The traditional image of a world famous garden with a contemporary floral display overlay resulted in a stunning three dimensional picture at the RHS Chelsea Flower Show 2012.
The impact with this year’s National Association of Flower Arrangers Societies [NAFAS] display was that the whole space was replicating the atmosphere of the artist Monet’s garden at Giverny in France.
The name given to the floral display was ‘Inspired Images Create Lasting Impressions’, appropriate when linked to one of the world’s greatest impressionist painters.
A team of NAFAS members helped create this amazing display under the leadership of international floral designer Jonathan Moseley. His knowledge and design skills were evident in the way show visitors could view certain scenes through large flower decked frames; these were brilliant at concentrating the eye to specific details within the display, just as an artist directs the eye on a canvas work of art.
Several features within the display added interest to the observant visitor, one being the square glass vase containing water lily leaves from Chatsworth House garden, these made a link to another historic garden with a famous water lily story for having the first flowering in England of the giant Victoriaamazonica lily. A modern twist in the display was the use of clear vertical columns filled with water and bubbles rising up through in order to add movement to the scene. The key focal point within this spectacular floral display was a scaled down version of Monet’s famous green bridge made from tightly bound green stems of Cornus sericea ’Flaviramea’, as it glowed in the afternoon sunlight within the Great Pavilion it linked the whole display together to highlight the beauty of its curved structure.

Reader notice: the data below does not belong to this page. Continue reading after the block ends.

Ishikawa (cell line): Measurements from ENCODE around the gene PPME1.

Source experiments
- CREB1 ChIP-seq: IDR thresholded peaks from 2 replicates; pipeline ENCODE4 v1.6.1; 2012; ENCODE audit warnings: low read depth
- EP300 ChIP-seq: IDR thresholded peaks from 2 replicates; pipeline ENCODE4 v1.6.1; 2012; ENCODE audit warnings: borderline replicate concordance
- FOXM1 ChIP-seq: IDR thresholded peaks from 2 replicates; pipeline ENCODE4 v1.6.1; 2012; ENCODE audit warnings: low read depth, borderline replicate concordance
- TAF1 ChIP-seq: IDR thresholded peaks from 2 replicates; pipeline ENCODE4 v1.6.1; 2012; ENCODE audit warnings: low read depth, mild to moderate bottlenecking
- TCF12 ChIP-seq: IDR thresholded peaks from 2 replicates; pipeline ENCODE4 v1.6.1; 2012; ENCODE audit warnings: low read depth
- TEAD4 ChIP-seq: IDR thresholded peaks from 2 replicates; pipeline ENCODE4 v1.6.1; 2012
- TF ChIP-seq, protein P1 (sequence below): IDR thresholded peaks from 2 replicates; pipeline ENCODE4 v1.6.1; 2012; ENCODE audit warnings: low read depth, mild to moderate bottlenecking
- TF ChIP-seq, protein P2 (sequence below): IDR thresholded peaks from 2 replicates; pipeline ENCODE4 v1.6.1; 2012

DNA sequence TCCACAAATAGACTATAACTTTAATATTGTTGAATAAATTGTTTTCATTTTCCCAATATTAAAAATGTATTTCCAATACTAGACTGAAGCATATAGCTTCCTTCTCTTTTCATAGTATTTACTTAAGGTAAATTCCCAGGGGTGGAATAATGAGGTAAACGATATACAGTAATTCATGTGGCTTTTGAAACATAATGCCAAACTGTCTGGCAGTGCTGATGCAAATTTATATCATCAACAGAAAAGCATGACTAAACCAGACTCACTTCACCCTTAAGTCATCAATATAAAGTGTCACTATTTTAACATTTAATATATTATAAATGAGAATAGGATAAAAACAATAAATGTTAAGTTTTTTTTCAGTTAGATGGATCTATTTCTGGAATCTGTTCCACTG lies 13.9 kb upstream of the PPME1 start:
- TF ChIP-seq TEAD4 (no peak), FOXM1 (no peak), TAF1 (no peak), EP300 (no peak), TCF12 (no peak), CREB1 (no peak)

‘Floating’ on the painted surface of the show display were dozens of water lily flower heads and leaves reminding the visitor of Monet’s fascination with water and the lilies, especially in his later years. He was so inspired by them that is estimated that he painted three hundred pictures of his water garden from his sixtieth birthday up to his death in 1926.
Visiting the show to see the NAFAS display was an important visitor who knows the garden and sees it at all levels and from many different angles. James Priest is the Head Gardeners who now oversees the garden and how it is maintained. He is also developing ideas about it’s future, especially new planting schemes that must keep the image of the garden without keeping it as a static display within a museum environment. He commented on how the Chelsea display had interpreted the garden very well and had created a new dimension by overlaying and intertwining the floral garden with the water garden.
Throughout the day artist Paul Fennell was adding to the visitor experience by painting a Monet style picture; this was auctioned to raise funds for a Breast Care Charity.
This floral display by the members of NAFAS was inspiring and highlights just how important it is to use a range of art forms to draw attention to the beauty of the natural world and the human interventions. Monet used his garden as an outdoor studio and gathered inspiration within it; at Chelsea 2012 we had an opportunity to do the same.